A travel writing piece I did while in London. Our assignment was to go for a hundred meter walk and write about it...
When he first got to the city I warned him about the pace everyone kept. "Londoners are always in a hurry. Taxis and buses are on a mission, they will not slow down for you. Pedestrians will over take you, walk through you." But he still walks slowly, even crossing the streets, which makes me fear for his life. Seeing my exasperated face he simply said, "What's the rush? We can't see anything if we rush." But I had become accustomed to the London rush, it felt unnatural to walk slow. But he is right, if we only focused on our destination we would miss out on the journey. So we head towards Kensington Gardens.
Normally, back home, I wouldn’t go out on a day like this. Rainy, murky days are excuses to stay inside. We must avoid the weather and the mud. Where I come from there’s a lot of mud. But London has no mud and the puddles are minimal despite the continuous fall of rain. At first Jake complained about the rain, but if he wanted to see the real London, this was it.
A young woman walks by on her cell phone. I notice her shoes, I’m always noticing shoes. They are boots, could be Fryes, camel in colour, expensive. I point them out to Jake, but while I notice shoes, he notices cars. And the cars are beautiful on my street, and expensive. I have never seen so many expensive cars in one place, and Jake is mesmerized. I don't know the names of any of the cars, which he cannot believe, but I've already moved on. As I turn to my right I see the opposite of wealth. “Burney” is the homeless man on our street. Very elderly, he wears an old suit and ratty sneakers. He sleeps on the front stoop of number 44, Burney House (from which he gets his name) where he meticulously folds and unfolds his cardboard house, sleeping odd hours, and heading off all night. Today we catch him packing up his house. For the first time I notice his rolling suitcase. I have never seen him with it before, and wonder briefly what could be in it. He wears only his suit and sneakers every day. He does not have a hat or mittens or a coat to wear over his suit. I shiver thinking about it. Jake and I look at each other, I see color rising on his face, probably mirroring my own. We marvel at all this wealth while he packs up his cardboard home.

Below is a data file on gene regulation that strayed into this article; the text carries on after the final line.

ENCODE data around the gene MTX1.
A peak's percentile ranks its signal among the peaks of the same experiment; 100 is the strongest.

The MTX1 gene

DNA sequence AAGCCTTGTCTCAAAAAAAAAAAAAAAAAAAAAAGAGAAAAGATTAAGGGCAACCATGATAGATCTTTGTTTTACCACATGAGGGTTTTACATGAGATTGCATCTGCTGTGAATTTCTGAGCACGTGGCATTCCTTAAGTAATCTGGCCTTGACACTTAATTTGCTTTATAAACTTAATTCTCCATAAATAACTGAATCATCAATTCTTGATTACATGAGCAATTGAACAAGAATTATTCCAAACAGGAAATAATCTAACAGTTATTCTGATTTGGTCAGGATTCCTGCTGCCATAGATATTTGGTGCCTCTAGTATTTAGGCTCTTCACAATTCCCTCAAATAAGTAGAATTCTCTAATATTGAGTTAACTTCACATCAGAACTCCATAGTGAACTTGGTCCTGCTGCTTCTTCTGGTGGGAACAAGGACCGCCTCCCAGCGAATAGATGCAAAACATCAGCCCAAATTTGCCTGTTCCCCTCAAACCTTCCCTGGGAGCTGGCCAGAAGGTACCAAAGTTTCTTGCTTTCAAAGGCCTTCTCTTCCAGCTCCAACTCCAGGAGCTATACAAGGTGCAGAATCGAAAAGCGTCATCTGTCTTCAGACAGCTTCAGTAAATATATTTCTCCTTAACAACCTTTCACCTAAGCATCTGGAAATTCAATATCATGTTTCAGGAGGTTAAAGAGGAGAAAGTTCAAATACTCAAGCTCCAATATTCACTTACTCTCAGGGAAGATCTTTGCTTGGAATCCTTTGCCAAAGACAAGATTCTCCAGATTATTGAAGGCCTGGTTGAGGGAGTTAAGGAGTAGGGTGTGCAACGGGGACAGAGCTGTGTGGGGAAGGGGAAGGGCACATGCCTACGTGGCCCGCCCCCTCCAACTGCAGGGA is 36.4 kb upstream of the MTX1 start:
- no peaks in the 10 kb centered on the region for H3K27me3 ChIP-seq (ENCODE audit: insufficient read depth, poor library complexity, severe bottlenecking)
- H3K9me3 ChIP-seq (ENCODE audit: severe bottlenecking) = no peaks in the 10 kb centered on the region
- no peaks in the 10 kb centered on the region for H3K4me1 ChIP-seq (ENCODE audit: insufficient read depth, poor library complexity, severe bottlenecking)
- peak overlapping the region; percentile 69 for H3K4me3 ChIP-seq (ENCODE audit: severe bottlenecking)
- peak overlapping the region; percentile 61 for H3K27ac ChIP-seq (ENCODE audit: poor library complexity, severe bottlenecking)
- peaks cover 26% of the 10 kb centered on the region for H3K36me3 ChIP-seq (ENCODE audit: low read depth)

A few steps more and Gloucester Road comes into view. Gloucester Arms is just ahead of me across “hell road,” a nickname lovingly given to it by the Richmond students who refuse to walk to the side with the cross walk. Instead they dodge the oncoming fury of taxis and buses who have no intention of slowing down, let alone stopping.
The road is busy as usual, but thankfully no buses. I hop around a couple taxis, Jake is meandering along behind me and narrowly avoids being clipped by the Tiffany taxi. I love the taxis here and although it almost ended my dear friend's life, the Tiffany one is my favourite, very elaborately done, in the famous Tiffany blue, very hard to miss. But even the plain black taxis are elegant, not an eye sore like the yellow taxis of New York, glaringly obvious even on the darkest nights. London taxis are so chic, so very London. You almost expect the taxi driver to hop out, open your door and say “Your coach, m’lady” with a bow. But Jake says no taxis for us, the best way to experience a new place is to walk around.
We turn right on Gloucester Road where I point out Gloucester Arms, a great place to get fish and chips, a pint, and meet forty year old Irish men. While we pass by the shops I look in, a couple Indian restaurants line the street, as well as a small twenty-four hour convenient store that sells two pound samosas, and the small man behind the counter always expects me to buy a beer, I never do. A couple windows down is a pastry shop. We stop to look longingly at the delicacies behind the glass and I notice a small sign in front of a piece of chocolate cake, "Gluten Free, Suitable for Coeliacs." I grab at Jake's hand, we run in quickly for a piece of cake then continue on towards the park for a small picnic.